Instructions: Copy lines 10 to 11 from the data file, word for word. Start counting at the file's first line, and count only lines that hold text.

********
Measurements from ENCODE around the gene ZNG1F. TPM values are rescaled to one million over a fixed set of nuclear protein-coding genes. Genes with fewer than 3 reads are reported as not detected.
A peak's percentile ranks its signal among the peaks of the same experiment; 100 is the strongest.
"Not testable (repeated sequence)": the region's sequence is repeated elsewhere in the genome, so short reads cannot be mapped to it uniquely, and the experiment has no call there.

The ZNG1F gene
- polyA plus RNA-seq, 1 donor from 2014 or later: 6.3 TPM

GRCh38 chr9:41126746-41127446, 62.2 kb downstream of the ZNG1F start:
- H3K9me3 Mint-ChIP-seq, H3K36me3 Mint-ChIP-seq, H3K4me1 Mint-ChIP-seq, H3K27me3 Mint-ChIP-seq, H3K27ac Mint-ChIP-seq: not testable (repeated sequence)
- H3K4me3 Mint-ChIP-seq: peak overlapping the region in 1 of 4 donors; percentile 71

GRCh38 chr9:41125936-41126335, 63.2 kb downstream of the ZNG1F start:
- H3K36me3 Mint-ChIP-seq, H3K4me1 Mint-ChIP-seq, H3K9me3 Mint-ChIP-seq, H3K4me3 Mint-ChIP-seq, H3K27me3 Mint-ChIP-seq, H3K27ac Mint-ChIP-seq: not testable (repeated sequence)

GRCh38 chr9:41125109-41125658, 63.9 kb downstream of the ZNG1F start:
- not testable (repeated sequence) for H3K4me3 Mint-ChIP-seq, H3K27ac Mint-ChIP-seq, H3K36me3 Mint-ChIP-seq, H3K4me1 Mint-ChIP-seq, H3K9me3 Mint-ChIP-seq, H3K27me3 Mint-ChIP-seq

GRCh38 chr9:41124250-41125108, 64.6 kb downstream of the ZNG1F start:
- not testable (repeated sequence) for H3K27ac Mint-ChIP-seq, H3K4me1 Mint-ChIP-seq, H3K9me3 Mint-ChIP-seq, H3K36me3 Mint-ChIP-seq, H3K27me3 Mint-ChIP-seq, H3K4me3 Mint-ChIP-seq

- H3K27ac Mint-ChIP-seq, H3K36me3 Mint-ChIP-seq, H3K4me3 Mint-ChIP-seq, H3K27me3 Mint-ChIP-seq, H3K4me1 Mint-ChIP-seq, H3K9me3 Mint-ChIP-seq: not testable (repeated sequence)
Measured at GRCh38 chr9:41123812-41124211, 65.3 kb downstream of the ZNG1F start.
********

- H3K36me3 Mint-ChIP-seq, H3K4me1 Mint-ChIP-seq, H3K9me3 Mint-ChIP-seq, H3K4me3 Mint-ChIP-seq, H3K27me3 Mint-ChIP-seq, H3K27ac Mint-ChIP-seq: not testable (repeated sequence)

GRCh38 chr9:41125109-41125658, 63.9 kb downstream of the ZNG1F start: